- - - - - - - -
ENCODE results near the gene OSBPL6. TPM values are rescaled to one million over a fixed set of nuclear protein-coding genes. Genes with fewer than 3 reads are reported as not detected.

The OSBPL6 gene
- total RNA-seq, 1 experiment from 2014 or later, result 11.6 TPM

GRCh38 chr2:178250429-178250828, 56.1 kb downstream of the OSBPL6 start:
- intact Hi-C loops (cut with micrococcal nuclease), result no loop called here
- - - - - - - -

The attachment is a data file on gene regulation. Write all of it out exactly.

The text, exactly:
ENCODE results near the gene OSBPL6. TPM values are rescaled to one million over a fixed set of nuclear protein-coding genes. Genes with fewer than 3 reads are reported as not detected.

The OSBPL6 gene
- total RNA-seq, 1 experiment from 2014 or later, result 11.6 TPM

GRCh38 chr2:178250429-178250828, 56.1 kb downstream of the OSBPL6 start:
- intact Hi-C loops (cut with micrococcal nuclease), result no loop called here